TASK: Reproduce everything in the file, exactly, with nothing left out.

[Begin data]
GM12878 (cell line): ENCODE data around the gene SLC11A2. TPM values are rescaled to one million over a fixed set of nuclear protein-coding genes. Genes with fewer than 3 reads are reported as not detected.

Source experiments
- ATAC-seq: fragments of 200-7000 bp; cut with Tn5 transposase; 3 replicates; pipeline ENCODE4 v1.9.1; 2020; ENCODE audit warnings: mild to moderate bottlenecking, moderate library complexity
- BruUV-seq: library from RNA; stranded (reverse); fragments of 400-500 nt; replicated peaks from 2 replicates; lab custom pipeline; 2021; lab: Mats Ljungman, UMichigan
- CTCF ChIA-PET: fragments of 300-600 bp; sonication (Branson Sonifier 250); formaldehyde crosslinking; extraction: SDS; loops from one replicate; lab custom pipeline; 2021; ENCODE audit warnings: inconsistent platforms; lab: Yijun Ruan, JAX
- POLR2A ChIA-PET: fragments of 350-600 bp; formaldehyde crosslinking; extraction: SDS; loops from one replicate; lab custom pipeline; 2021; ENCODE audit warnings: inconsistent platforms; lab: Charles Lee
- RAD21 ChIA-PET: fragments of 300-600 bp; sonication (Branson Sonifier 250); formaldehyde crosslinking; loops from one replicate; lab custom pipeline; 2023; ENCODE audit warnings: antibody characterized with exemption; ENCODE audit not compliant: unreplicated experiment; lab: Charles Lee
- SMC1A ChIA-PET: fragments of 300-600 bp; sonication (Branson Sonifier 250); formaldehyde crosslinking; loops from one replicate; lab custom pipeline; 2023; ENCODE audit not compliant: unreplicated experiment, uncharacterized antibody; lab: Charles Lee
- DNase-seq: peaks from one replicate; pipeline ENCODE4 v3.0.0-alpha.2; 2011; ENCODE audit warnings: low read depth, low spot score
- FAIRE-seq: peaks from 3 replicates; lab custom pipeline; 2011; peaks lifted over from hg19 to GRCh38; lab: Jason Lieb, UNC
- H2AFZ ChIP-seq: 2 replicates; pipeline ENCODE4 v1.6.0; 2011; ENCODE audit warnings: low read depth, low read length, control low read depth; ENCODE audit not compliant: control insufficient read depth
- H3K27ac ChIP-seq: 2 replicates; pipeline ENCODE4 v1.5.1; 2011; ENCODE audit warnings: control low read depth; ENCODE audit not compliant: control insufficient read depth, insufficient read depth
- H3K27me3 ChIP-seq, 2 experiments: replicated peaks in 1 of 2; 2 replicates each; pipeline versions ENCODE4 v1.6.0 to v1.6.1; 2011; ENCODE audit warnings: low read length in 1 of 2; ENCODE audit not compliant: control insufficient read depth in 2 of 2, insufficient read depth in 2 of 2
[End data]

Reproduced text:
GM12878 (cell line): ENCODE data around the gene SLC11A2. TPM values are rescaled to one million over a fixed set of nuclear protein-coding genes. Genes with fewer than 3 reads are reported as not detected.

Source experiments
- ATAC-seq: fragments of 200-7000 bp; cut with Tn5 transposase; 3 replicates; pipeline ENCODE4 v1.9.1; 2020; ENCODE audit warnings: mild to moderate bottlenecking, moderate library complexity
- BruUV-seq: library from RNA; stranded (reverse); fragments of 400-500 nt; replicated peaks from 2 replicates; lab custom pipeline; 2021; lab: Mats Ljungman, UMichigan
- CTCF ChIA-PET: fragments of 300-600 bp; sonication (Branson Sonifier 250); formaldehyde crosslinking; extraction: SDS; loops from one replicate; lab custom pipeline; 2021; ENCODE audit warnings: inconsistent platforms; lab: Yijun Ruan, JAX
- POLR2A ChIA-PET: fragments of 350-600 bp; formaldehyde crosslinking; extraction: SDS; loops from one replicate; lab custom pipeline; 2021; ENCODE audit warnings: inconsistent platforms; lab: Charles Lee
- RAD21 ChIA-PET: fragments of 300-600 bp; sonication (Branson Sonifier 250); formaldehyde crosslinking; loops from one replicate; lab custom pipeline; 2023; ENCODE audit warnings: antibody characterized with exemption; ENCODE audit not compliant: unreplicated experiment; lab: Charles Lee
- SMC1A ChIA-PET: fragments of 300-600 bp; sonication (Branson Sonifier 250); formaldehyde crosslinking; loops from one replicate; lab custom pipeline; 2023; ENCODE audit not compliant: unreplicated experiment, uncharacterized antibody; lab: Charles Lee
- DNase-seq: peaks from one replicate; pipeline ENCODE4 v3.0.0-alpha.2; 2011; ENCODE audit warnings: low read depth, low spot score
- FAIRE-seq: peaks from 3 replicates; lab custom pipeline; 2011; peaks lifted over from hg19 to GRCh38; lab: Jason Lieb, UNC
- H2AFZ ChIP-seq: 2 replicates; pipeline ENCODE4 v1.6.0; 2011; ENCODE audit warnings: low read depth, low read length, control low read depth; ENCODE audit not compliant: control insufficient read depth
- H3K27ac ChIP-seq: 2 replicates; pipeline ENCODE4 v1.5.1; 2011; ENCODE audit warnings: control low read depth; ENCODE audit not compliant: control insufficient read depth, insufficient read depth
- H3K27me3 ChIP-seq, 2 experiments: replicated peaks in 1 of 2; 2 replicates each; pipeline versions ENCODE4 v1.6.0 to v1.6.1; 2011; ENCODE audit warnings: low read length in 1 of 2; ENCODE audit not compliant: control insufficient read depth in 2 of 2, insufficient read depth in 2 of 2